Now add to all that the $20 monthly dining credit for 11 months and you’ve got another $220 back this year. That’s pretty ridiculous for anyone who spends at least $20 per month on dining. Obviously the dining credit alone doesn’t mitigate both the resort and airline credits if you feel like you are unable to use them, though we maintain a guide for what triggers Amex airline incidental fees and the Hilton resort credit can be useful even if you’re not staying at a resort in 2021. As I personally still value the resort and airline fee credits and I’m happy to put this year’s free weekend night with last year’s toward a stay sometime next year, I just couldn’t justify closing the Aspire this year. I’d have already felt good about keeping it, but at this point I just can’t see myself even seriously asking for a retention offer.

Add on top of the above the new Amex Offer for 10,000 bonus Hilton points with each $5K spend. Unbonused spend will  therefore earn 5x everywhere on the Aspire card assuming you do your spend in $5K increments. Given that our Reasonable Redemption Value for Hilton points is only 0.45c per point, that’s a return of about 2.25% in Hilton points. Hilton frequently sells their points for half a cent each, meaning that with a card like the Alliant Cashback Visa, which earns 2.5% back everywhere (albeit a dubious 2.5%), you could earn the equivalent of 5 Hilton points per dollar spent every day. Still, 2.25% back isn’t bad for anyone who doesn’t have one of a select few cards that earn a better return on unbonused spend. That assumes that you like and want Hilton points — but if you do, this is a nice bonus opportunity.

That all presents a good argument for keeping the Hilton Aspire card if you also value the other benefits, but let’s consider a card where the offer alone makes the card a simple keeper: the Marriott Bonvoy Business card popped up with an offer for $15 back each month on wireless services. For those who can make use of the credit, that’s $165 in credits on a card that costs $125 per year and comes with a free annual night. That’s a trade I’ll take all day long. I should note that some folks won’t find this credit useful because they would need to forgo auto-pay discounts when using a credit card to pay their bills, but if you can use the credit without sacrificing any discounts, this is a great deal. And yet again, as with the Hilton Aspire card above, I just can’t even pretend to make the argument as to why I would consider canceling this card in 2021. As a T-Mobile customer, I can easily pay $15 toward my bill without losing my auto-pay discount, so this offer is an easy $40 win plus a free night certificate. You win, Amex. And so do I.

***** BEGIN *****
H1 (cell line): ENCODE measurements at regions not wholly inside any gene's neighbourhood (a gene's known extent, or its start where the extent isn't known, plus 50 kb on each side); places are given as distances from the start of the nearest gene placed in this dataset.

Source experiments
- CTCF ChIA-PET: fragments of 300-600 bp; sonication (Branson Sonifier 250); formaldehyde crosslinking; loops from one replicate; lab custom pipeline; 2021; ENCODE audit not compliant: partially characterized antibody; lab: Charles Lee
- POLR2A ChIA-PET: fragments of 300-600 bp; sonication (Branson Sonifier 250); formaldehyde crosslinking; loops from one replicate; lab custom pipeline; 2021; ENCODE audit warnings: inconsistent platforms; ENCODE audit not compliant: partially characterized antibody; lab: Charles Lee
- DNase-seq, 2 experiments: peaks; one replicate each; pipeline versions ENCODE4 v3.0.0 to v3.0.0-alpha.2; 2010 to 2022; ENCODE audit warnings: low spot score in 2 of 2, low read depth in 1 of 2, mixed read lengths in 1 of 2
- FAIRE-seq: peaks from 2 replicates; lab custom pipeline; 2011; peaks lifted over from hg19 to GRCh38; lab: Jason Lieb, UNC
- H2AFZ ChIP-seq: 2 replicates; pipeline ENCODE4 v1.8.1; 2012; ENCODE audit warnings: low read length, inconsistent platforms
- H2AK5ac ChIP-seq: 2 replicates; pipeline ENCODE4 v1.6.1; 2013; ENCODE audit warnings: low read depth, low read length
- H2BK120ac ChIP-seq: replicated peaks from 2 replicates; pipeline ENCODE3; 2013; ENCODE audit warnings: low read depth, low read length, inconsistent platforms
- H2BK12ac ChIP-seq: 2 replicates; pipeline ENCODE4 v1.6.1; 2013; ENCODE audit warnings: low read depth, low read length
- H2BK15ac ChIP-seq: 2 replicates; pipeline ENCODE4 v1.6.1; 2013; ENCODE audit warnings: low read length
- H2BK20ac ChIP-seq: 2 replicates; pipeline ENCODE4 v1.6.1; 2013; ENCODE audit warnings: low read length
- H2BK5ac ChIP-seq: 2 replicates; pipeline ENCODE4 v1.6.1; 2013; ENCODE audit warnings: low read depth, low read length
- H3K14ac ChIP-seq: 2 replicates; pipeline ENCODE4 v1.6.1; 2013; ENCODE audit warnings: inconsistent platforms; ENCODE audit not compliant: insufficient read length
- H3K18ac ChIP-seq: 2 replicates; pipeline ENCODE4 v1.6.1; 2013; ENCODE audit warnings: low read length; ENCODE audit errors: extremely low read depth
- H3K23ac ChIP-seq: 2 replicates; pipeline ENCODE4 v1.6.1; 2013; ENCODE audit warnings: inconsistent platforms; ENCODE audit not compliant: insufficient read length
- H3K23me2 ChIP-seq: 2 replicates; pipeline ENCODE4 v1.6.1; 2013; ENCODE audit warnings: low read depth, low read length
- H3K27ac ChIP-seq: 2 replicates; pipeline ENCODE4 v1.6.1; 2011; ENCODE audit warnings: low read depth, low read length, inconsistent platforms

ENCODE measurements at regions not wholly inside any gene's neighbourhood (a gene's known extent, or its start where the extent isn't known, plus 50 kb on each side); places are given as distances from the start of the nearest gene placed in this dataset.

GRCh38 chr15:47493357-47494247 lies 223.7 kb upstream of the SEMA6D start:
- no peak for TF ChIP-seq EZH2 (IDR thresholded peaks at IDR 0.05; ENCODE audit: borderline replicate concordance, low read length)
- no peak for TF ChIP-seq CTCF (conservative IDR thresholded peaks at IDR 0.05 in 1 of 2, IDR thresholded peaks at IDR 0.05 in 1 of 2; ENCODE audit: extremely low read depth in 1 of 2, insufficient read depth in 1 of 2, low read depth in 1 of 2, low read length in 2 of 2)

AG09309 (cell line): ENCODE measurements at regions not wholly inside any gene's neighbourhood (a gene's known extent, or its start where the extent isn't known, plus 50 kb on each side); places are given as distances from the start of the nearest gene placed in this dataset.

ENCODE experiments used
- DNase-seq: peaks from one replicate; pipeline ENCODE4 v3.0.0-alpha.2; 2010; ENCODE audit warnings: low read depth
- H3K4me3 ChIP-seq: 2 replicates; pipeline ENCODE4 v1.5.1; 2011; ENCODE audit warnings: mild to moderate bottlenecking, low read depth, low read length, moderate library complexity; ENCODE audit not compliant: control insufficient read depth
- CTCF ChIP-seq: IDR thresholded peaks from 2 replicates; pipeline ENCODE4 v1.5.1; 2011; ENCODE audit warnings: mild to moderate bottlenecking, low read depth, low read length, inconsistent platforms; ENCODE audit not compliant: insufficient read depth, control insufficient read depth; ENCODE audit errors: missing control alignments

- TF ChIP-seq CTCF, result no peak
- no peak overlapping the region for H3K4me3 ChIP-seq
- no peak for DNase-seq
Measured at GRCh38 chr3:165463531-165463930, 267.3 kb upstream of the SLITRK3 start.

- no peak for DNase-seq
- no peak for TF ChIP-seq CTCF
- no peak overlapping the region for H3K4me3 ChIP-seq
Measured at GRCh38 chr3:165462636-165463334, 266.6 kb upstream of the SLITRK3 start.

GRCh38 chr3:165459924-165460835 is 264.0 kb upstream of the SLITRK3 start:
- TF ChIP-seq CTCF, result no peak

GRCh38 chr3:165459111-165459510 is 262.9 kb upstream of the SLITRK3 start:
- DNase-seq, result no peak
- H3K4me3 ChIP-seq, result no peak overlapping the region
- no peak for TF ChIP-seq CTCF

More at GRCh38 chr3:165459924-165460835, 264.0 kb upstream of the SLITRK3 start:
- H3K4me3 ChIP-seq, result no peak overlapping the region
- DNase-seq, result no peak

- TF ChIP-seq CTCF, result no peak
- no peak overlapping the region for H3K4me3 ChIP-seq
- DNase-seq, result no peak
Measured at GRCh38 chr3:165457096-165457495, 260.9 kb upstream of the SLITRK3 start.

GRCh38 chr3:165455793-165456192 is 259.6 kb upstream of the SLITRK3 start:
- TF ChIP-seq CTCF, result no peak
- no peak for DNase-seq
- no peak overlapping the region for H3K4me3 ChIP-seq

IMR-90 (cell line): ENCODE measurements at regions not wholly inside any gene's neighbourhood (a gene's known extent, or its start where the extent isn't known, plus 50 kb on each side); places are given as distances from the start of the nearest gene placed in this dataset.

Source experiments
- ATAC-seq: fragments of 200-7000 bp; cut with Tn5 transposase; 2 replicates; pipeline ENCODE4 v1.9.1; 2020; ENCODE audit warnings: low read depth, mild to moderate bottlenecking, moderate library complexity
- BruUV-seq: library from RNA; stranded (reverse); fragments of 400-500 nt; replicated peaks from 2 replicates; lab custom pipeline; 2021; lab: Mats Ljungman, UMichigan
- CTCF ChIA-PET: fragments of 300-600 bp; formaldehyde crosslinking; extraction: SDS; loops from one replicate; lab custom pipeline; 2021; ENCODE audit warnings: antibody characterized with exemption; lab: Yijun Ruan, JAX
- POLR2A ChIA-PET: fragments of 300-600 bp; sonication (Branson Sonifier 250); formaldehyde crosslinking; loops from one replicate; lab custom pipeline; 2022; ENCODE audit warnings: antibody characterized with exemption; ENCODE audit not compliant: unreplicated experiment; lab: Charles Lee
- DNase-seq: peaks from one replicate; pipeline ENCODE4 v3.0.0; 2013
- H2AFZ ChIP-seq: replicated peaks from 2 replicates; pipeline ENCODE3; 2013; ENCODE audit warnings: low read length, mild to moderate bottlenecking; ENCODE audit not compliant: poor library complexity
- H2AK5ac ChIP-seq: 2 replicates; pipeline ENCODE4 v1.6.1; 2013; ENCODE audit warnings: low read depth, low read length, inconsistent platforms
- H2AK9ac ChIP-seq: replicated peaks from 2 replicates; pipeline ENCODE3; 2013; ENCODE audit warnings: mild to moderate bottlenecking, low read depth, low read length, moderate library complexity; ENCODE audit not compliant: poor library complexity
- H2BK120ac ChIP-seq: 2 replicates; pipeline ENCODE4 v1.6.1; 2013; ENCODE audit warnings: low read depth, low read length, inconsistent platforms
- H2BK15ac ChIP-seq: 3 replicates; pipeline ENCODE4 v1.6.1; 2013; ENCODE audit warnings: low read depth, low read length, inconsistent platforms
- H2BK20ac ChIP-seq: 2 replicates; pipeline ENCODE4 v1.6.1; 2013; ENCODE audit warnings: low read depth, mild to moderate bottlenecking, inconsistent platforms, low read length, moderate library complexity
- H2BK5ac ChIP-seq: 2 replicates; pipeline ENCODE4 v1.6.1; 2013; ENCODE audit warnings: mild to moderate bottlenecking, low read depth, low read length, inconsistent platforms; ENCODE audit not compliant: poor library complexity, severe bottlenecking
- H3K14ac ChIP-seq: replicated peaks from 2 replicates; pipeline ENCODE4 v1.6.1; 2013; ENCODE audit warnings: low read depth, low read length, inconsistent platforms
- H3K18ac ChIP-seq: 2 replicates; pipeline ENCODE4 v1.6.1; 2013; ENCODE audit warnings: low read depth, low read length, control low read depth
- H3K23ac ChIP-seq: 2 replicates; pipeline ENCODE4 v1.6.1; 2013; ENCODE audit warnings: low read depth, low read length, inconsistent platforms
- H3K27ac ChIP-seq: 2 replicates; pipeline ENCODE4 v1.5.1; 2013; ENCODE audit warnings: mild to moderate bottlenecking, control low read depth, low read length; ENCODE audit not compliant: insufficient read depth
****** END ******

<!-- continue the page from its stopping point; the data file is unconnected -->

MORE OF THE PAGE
The bonus point spending offer for Marriott feels less compelling. We talked about this on a previous Frequent Miler on the Air because Amex offered similar spending bonuses on Marriott cards last year. The issue on these spending offers (which also applies to the Hilton offer above!) is two-fold:

  1. You have to thread the needle to get optimal return. Any extra spend drops your return. Keeping track is a pain.
  2. Amex doesn’t care for certain types of purchases which might make it easier to track how much you’ve spent

The second bullet point is likely to ward off the manufactured spenders among us, and Amex is obviously fine with that. A bigger issue is where they draw the line. If Bob Jones starts using his Marriott Bonvoy Business card or Hilton Honors card everywhere to trigger the spending offer and as such he buys some gift cards for gifts along the way (for personal use / gifts or maybe to fund a college 529 plan), I would expect that to be acceptable use. Where is the line? Will Bob have any risk of inadvertently finding the line? It is annoying in my opinion.